Shakespeare Uncovered is made possible by the National Endowment for the Humanities and the generous support of the project’s lead foundation sponsor, the Howard and Abby Milstein Foundation.   Major funding is also provided by Rosalind P. Walter, The Polonsky Foundation, Virginia and Dana Randt, the LuEsther T. Mertz Charitable Trust, and PBS.

Photos and other material can be accessed at the THIRTEEN Online Pressroom.


About WNET
In 2012, WNET is celebrating the 50th Anniversary of THIRTEEN, New York’s flagship public media 
provider. As the parent company of THIRTEEN and WLIW21 and operator of NJTV, WNET brings quality arts, education and public affairs programming to over 5 million viewers each week. WNET produces and presents such acclaimed PBS series as NatureGreat PerformancesAmerican MastersNeed to KnowCharlie Rose and a range of documentaries, children’s programs, and local news and cultural offerings available on air and online. Pioneers in educational programming, WNET has created such groundbreaking series as Get the MathOh Noah! and Cyberchase and provides tools for educators that bring compelling content to life in the classroom and at home. WNET highlights the tri-state’s unique culture and diverse communities through NYC-ARTSReel 13NJ Today and MetroFocus, the multi-platform news magazine focusing on the New York region.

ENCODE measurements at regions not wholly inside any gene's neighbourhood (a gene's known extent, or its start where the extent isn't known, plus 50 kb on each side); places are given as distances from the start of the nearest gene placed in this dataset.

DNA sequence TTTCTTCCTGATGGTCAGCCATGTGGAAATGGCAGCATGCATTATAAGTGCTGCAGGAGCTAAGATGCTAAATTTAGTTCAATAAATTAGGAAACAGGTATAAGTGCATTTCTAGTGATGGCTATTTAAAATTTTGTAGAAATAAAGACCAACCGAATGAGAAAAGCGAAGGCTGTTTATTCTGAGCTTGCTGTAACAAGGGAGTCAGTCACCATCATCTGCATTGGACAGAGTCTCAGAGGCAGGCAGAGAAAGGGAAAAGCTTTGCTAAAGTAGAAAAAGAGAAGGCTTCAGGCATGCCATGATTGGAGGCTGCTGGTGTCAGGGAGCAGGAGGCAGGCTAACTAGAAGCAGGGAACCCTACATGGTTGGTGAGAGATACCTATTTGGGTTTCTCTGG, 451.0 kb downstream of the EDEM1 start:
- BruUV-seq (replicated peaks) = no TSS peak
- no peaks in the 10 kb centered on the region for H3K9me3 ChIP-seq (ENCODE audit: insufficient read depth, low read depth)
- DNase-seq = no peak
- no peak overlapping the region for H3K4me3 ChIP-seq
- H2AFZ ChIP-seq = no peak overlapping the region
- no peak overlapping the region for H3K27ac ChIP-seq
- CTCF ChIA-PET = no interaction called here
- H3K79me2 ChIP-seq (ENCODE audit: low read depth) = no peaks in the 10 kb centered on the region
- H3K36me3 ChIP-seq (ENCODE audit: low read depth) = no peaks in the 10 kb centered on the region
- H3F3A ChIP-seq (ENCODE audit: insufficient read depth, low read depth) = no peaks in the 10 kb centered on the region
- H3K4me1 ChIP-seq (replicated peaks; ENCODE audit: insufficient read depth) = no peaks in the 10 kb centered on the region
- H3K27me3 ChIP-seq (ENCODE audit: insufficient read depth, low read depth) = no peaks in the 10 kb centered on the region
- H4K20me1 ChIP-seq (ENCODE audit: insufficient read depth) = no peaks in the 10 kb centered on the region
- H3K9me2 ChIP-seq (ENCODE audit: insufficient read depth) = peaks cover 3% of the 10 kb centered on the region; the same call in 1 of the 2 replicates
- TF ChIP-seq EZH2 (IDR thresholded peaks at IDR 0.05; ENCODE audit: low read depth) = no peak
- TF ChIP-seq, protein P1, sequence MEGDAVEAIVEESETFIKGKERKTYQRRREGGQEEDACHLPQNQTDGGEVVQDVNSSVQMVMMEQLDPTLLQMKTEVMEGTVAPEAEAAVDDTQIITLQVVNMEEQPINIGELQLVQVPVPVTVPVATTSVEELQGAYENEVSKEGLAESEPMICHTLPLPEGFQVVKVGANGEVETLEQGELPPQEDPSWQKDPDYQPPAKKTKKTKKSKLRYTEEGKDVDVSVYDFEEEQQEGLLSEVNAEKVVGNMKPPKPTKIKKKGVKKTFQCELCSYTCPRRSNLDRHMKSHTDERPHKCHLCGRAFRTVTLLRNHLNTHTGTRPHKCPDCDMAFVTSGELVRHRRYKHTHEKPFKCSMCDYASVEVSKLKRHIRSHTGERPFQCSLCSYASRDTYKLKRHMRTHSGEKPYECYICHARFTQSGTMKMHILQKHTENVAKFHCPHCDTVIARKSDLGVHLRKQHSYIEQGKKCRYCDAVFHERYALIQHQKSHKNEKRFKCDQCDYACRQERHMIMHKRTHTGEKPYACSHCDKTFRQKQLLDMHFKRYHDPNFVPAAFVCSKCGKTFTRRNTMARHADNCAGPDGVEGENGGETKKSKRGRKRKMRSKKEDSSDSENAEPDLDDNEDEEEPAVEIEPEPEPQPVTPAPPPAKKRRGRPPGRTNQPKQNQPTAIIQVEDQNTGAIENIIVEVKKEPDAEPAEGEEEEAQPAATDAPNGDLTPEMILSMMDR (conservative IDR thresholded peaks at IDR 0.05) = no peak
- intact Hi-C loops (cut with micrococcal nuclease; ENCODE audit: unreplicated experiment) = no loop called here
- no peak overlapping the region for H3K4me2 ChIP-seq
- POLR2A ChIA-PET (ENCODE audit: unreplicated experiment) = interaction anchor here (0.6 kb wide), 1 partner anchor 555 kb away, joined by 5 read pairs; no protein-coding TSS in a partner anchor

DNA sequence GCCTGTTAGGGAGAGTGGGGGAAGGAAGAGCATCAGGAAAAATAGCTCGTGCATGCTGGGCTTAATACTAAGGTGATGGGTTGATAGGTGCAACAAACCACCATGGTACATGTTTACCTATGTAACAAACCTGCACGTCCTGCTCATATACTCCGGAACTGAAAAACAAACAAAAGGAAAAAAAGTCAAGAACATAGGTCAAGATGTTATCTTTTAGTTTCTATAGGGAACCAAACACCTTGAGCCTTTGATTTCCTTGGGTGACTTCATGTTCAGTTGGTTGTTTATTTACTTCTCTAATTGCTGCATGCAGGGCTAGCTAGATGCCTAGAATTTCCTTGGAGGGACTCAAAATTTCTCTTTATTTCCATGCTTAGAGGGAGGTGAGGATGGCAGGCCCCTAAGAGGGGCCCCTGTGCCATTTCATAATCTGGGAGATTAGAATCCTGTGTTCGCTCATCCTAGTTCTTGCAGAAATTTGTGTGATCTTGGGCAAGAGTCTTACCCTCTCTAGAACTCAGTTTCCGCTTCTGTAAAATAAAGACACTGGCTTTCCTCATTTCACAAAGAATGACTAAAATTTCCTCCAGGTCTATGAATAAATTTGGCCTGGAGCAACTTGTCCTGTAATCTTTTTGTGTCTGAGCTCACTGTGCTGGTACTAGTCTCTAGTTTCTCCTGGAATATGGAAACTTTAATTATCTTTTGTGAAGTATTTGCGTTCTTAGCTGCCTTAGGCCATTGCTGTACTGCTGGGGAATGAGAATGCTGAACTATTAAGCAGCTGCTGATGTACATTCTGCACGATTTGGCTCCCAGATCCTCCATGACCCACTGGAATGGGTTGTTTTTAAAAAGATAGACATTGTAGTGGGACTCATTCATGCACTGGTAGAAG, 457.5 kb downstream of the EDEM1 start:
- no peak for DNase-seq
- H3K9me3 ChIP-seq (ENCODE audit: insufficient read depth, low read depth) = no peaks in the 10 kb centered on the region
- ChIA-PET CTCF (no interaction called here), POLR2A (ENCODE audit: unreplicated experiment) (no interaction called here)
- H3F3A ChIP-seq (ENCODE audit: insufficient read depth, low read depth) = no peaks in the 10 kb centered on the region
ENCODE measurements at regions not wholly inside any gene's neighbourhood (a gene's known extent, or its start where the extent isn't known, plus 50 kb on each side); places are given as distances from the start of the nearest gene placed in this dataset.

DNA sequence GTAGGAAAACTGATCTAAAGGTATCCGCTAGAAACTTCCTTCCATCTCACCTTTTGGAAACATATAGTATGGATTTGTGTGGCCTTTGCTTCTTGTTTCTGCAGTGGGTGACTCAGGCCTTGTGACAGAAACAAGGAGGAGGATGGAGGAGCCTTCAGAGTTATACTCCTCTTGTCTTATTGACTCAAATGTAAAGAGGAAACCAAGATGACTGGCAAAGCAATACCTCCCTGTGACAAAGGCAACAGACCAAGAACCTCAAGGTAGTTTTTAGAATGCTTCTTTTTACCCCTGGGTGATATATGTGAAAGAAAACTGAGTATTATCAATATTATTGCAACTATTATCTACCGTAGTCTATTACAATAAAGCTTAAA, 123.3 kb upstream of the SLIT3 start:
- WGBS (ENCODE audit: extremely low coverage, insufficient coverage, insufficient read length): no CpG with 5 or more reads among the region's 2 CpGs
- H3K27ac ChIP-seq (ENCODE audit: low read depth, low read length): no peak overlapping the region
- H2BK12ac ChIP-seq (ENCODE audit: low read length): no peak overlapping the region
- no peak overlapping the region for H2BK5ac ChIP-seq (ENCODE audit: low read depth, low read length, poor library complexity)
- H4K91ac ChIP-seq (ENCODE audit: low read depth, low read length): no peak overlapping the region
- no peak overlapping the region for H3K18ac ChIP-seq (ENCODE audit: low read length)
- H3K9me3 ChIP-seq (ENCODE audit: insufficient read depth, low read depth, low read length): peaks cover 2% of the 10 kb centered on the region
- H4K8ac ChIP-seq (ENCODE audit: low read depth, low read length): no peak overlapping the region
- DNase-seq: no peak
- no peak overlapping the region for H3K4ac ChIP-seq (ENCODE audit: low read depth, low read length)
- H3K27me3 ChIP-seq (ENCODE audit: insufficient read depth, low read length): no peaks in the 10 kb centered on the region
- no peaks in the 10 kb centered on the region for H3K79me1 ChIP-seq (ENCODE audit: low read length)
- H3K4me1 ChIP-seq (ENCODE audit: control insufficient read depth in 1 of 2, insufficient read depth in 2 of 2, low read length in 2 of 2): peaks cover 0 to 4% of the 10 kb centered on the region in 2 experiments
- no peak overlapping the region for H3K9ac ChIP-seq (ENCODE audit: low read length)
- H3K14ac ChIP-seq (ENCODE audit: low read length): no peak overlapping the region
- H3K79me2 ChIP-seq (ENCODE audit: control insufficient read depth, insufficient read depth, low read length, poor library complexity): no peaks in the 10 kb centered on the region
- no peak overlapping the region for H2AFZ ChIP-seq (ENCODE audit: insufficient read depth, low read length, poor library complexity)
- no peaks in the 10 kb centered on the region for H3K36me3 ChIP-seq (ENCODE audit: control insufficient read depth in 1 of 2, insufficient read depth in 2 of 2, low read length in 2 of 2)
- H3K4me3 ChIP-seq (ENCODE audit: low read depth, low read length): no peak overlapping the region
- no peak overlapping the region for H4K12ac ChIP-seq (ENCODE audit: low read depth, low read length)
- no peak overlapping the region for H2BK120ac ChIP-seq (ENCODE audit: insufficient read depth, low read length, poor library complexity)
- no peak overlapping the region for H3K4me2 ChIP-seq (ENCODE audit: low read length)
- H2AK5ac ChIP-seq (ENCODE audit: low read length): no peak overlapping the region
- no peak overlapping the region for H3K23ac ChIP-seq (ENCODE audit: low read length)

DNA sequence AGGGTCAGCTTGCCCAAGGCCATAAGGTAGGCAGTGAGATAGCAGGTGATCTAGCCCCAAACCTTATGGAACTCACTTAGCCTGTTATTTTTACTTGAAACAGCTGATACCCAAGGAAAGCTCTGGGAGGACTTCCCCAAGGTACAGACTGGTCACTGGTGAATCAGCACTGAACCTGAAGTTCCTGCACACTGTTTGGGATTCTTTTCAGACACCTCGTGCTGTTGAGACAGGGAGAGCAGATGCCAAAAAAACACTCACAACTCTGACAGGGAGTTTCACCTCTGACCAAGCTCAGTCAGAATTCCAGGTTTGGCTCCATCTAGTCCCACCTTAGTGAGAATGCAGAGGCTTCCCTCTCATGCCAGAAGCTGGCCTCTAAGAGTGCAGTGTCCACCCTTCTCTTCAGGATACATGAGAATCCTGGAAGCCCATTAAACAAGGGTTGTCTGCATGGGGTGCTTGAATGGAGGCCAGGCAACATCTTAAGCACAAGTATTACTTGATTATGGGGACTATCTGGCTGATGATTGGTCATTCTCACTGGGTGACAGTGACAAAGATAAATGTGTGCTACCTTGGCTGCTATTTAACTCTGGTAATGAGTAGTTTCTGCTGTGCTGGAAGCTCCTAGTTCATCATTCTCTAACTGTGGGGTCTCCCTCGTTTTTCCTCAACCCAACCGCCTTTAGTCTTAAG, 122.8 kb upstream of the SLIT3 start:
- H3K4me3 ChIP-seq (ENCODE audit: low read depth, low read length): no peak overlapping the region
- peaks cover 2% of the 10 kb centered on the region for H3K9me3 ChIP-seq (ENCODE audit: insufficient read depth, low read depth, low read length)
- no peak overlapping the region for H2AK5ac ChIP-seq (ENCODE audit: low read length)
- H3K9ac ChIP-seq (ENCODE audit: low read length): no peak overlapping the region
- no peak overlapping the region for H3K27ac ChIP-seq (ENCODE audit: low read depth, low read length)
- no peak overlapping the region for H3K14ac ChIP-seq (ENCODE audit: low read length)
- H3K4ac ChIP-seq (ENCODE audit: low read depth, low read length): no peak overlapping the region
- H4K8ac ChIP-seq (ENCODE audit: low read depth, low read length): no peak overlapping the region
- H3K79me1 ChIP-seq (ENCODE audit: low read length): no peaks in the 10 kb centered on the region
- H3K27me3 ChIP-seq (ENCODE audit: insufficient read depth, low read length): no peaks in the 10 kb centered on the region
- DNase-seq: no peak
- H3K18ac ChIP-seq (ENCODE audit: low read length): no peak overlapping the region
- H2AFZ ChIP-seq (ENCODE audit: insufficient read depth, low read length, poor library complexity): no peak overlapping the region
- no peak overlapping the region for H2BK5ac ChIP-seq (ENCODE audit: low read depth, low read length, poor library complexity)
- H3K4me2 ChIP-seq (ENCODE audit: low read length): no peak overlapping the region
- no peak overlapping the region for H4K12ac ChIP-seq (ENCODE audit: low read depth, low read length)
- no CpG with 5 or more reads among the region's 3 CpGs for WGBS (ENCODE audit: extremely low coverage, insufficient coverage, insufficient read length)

JM said...

Whoa! I know where I'll be as well. Thanks for the heads up.

I share your musings on a couple of the hosts. Hawke is most probably doing it as a publicity run-up. Marketing is the only way anyone could rationalise pretending he has any clout as an expert on things Shakespearean. Wonder if he'll mention his great Hamlet interpretation? :-)